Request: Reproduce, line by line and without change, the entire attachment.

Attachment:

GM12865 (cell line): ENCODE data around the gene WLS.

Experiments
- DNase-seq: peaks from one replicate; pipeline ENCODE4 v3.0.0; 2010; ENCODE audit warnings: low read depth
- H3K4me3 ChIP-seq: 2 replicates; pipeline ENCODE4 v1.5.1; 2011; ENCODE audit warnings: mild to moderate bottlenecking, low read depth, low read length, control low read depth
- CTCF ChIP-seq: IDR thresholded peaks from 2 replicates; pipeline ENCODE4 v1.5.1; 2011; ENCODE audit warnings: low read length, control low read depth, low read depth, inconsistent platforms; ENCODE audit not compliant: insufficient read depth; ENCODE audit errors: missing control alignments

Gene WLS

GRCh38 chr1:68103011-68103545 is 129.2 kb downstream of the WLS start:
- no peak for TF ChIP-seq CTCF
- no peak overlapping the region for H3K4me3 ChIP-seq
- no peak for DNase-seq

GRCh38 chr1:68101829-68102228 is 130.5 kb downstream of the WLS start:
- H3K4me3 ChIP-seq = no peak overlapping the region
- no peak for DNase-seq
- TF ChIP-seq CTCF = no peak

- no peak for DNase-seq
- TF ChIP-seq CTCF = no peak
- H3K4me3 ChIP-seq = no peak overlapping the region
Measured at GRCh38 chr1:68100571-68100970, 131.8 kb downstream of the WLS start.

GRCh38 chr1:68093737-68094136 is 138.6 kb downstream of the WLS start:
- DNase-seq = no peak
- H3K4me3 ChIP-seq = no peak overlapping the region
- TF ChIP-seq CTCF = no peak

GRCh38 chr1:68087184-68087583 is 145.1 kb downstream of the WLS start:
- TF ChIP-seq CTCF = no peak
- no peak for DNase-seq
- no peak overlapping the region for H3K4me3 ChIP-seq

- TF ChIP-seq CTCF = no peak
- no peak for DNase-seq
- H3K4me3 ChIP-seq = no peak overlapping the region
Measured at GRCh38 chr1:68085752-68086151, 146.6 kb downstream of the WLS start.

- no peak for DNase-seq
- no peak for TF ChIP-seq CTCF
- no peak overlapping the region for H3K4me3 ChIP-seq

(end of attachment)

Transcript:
GM12865 (cell line): ENCODE data around the gene WLS.

Experiments
- DNase-seq: peaks from one replicate; pipeline ENCODE4 v3.0.0; 2010; ENCODE audit warnings: low read depth
- H3K4me3 ChIP-seq: 2 replicates; pipeline ENCODE4 v1.5.1; 2011; ENCODE audit warnings: mild to moderate bottlenecking, low read depth, low read length, control low read depth
- CTCF ChIP-seq: IDR thresholded peaks from 2 replicates; pipeline ENCODE4 v1.5.1; 2011; ENCODE audit warnings: low read length, control low read depth, low read depth, inconsistent platforms; ENCODE audit not compliant: insufficient read depth; ENCODE audit errors: missing control alignments

Gene WLS

GRCh38 chr1:68103011-68103545 is 129.2 kb downstream of the WLS start:
- no peak for TF ChIP-seq CTCF
- no peak overlapping the region for H3K4me3 ChIP-seq
- no peak for DNase-seq

GRCh38 chr1:68101829-68102228 is 130.5 kb downstream of the WLS start:
- H3K4me3 ChIP-seq = no peak overlapping the region
- no peak for DNase-seq
- TF ChIP-seq CTCF = no peak

- no peak for DNase-seq
- TF ChIP-seq CTCF = no peak
- H3K4me3 ChIP-seq = no peak overlapping the region
Measured at GRCh38 chr1:68100571-68100970, 131.8 kb downstream of the WLS start.

GRCh38 chr1:68093737-68094136 is 138.6 kb downstream of the WLS start:
- DNase-seq = no peak
- H3K4me3 ChIP-seq = no peak overlapping the region
- TF ChIP-seq CTCF = no peak

GRCh38 chr1:68087184-68087583 is 145.1 kb downstream of the WLS start:
- TF ChIP-seq CTCF = no peak
- no peak for DNase-seq
- no peak overlapping the region for H3K4me3 ChIP-seq

- TF ChIP-seq CTCF = no peak
- no peak for DNase-seq
- H3K4me3 ChIP-seq = no peak overlapping the region
Measured at GRCh38 chr1:68085752-68086151, 146.6 kb downstream of the WLS start.

- no peak for DNase-seq
- no peak for TF ChIP-seq CTCF
- no peak overlapping the region for H3K4me3 ChIP-seq